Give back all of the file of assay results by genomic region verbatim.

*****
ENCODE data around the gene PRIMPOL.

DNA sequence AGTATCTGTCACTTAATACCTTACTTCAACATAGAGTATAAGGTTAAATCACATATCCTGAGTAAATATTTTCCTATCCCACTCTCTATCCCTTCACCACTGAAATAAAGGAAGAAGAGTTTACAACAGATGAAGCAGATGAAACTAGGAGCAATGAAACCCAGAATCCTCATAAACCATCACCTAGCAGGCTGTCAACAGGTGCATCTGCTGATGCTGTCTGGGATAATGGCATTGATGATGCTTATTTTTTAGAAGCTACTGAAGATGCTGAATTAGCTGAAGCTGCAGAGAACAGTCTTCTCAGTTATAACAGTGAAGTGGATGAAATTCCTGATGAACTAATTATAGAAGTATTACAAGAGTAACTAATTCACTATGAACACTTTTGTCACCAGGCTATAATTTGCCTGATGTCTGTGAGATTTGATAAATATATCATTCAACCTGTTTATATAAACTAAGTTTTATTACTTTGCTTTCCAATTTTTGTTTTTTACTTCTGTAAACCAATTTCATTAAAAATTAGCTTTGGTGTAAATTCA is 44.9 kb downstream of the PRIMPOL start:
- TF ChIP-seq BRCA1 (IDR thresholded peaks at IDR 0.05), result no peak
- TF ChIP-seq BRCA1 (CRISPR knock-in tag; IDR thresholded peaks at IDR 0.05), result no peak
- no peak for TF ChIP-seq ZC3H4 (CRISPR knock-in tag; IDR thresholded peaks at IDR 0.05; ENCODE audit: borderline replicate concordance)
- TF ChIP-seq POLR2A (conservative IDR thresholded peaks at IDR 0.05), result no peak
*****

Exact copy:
ENCODE data around the gene PRIMPOL.

DNA sequence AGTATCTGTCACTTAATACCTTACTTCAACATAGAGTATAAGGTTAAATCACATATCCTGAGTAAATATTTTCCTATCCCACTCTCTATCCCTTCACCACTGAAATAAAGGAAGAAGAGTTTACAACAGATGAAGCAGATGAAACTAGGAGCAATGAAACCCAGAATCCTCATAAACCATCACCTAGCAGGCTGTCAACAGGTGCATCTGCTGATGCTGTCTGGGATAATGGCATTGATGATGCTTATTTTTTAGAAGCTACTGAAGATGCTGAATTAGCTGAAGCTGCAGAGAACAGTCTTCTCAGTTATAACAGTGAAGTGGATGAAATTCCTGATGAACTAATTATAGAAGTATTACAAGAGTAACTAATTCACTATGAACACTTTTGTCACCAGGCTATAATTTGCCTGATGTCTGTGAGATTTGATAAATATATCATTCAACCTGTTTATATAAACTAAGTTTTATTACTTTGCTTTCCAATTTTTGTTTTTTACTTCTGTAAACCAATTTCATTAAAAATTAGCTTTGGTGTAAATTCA is 44.9 kb downstream of the PRIMPOL start:
- TF ChIP-seq BRCA1 (IDR thresholded peaks at IDR 0.05), result no peak
- TF ChIP-seq BRCA1 (CRISPR knock-in tag; IDR thresholded peaks at IDR 0.05), result no peak
- no peak for TF ChIP-seq ZC3H4 (CRISPR knock-in tag; IDR thresholded peaks at IDR 0.05; ENCODE audit: borderline replicate concordance)
- TF ChIP-seq POLR2A (conservative IDR thresholded peaks at IDR 0.05), result no peak